Manufacturing activity in New Zealand continued to push
forward with another healthy month of expansion in August,
BusinessNZ executive director Catherine Beard said yesterday.
Releasing the BNZ-BusinessNZ performance in manufacturing
index, Ms Beard said comments from manufacturers showed a
healthy and stable environment for growth.
''Those providing positive comments continue to focus on
opportunities relating to orders and sales. At a domestic
level, many of those involved in the building and
construction sectors are seeing strong demand for their
products. But equally, various offshore customers are
providing a steady stream of orders for New Zealand goods.
The New Zealand index reading was 57.5 points in August.
Central had the highest regional rating at 61.9, followed by
Otago-Southland at 58.8, Canterbury-Westland on 56.7 and
Northern on 53.8. Anything above 50 indicates an expansion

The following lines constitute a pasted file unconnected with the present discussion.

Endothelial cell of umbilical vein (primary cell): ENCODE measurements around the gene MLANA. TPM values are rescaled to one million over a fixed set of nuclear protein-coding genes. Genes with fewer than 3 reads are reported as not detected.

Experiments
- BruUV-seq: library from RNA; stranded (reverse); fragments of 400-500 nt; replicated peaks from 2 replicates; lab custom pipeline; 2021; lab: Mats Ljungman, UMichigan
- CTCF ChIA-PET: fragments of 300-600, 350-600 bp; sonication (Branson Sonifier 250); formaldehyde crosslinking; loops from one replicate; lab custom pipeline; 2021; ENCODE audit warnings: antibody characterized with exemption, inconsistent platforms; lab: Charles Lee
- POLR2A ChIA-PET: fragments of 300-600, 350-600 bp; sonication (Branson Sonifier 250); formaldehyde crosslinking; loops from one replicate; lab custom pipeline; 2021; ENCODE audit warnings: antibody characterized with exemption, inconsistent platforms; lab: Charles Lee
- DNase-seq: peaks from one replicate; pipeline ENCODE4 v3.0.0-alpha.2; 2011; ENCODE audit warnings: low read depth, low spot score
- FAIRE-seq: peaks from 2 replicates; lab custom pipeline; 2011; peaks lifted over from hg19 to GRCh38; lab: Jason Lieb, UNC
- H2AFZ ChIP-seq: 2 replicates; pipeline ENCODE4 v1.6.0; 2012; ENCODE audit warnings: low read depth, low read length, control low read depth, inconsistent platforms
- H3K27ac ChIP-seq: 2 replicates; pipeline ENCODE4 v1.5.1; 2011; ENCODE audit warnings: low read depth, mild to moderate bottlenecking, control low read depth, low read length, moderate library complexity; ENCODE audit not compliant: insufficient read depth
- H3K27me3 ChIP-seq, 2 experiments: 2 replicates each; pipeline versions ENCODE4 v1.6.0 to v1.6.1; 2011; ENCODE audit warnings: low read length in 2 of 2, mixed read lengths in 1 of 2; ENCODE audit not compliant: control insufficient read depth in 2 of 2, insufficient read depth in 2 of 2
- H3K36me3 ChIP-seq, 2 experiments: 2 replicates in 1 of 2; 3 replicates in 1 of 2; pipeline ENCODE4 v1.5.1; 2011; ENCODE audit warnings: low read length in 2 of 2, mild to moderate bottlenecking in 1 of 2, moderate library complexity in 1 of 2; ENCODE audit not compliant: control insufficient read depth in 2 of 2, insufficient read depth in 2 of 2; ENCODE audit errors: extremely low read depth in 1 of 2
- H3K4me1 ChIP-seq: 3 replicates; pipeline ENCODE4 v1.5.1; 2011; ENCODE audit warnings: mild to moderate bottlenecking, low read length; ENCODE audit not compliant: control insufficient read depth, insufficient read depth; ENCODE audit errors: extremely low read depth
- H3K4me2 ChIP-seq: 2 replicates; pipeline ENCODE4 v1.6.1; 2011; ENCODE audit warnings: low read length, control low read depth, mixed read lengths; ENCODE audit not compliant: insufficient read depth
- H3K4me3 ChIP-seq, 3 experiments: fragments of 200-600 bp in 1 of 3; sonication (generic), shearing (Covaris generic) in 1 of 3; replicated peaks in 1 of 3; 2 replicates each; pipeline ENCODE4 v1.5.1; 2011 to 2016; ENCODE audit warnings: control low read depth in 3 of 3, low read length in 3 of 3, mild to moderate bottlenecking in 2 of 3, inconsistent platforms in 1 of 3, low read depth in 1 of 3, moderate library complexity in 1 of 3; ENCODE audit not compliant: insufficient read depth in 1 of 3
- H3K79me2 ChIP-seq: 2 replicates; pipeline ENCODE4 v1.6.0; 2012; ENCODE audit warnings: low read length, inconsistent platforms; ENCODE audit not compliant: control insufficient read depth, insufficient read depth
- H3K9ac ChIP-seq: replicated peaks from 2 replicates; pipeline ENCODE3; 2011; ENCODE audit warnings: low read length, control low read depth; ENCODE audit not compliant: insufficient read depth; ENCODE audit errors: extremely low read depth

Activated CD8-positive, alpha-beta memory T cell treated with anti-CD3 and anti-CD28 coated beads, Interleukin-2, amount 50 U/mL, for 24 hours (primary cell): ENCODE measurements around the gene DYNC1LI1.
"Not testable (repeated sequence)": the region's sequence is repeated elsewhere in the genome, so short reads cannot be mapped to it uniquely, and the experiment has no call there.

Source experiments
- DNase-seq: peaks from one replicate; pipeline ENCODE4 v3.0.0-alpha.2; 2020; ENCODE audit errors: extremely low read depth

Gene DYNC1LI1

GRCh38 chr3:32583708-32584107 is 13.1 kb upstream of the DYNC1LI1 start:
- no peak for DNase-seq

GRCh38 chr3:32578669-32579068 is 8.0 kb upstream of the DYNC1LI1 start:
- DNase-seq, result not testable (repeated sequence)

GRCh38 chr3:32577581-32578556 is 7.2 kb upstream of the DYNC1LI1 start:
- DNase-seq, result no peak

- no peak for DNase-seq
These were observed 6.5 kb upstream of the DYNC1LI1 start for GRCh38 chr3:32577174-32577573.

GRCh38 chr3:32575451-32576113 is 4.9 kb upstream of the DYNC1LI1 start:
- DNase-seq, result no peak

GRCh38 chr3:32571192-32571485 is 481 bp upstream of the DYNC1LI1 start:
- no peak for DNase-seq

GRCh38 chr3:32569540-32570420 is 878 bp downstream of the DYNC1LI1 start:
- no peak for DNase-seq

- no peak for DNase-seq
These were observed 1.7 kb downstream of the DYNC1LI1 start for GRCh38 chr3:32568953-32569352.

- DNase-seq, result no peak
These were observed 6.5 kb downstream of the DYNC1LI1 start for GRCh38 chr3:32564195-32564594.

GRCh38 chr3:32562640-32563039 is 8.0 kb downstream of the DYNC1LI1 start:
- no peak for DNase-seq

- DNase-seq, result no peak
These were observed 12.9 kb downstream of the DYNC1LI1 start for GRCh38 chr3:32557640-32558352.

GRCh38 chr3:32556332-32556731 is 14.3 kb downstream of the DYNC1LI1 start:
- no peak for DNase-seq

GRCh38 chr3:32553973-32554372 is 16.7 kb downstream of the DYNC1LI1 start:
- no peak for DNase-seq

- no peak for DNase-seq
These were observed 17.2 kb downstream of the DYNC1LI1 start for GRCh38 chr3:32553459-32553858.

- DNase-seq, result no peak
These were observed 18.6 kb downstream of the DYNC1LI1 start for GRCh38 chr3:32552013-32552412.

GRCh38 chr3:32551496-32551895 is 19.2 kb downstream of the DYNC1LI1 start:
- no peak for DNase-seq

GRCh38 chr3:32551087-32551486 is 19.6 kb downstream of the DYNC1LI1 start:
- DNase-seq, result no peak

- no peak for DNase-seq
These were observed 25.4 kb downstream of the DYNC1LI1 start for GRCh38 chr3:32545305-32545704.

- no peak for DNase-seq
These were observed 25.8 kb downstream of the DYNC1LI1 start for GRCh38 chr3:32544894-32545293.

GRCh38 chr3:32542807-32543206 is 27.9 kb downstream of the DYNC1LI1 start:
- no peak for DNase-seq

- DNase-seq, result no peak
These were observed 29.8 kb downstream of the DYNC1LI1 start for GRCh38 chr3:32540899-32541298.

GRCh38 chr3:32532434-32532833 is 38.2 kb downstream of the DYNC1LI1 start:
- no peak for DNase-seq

and the higher the number the larger the expansion.
Otago-Southland Employers Association chief executive John
Scandrett said the regional index outcome showed continuing
strength across most food and beverage activities, around
metal products manufacturing and within the specialist boat
Respondents cited positive seasonal-based rationale for the
continuing expansionary lift and also, in selected cases,
bringing forward good news on domestic market buoyancy.
In July, high levels of product deliveries was seen alongside
some wind-back on new orders. Those factors presented the
chance of a dip in market conditions in August, he said.
''This appears not to be the case, since the August
deliveries have also remained within a positive range and,
perhaps more importantly, the August finished stock levels
are strong, indicating operators are anticipating continuing
On the negative side, wood and paper operators seemed to be
experiencing some problems around seasonal market demand
slippage and, where export activity was involved, against
ongoing currency challenges, Mr Scandrett said.
BNZ economist Doug Steel said the New Zealand index results
were important, as they suggested the trend in manufacturing
activity remained positive following a tough second quarter.
The index average in July and August was the highest
two-month average reading in more than nine years.
''It bodes well for a bounce in manufacturing following the
disappointing second-quarter results,'' he said.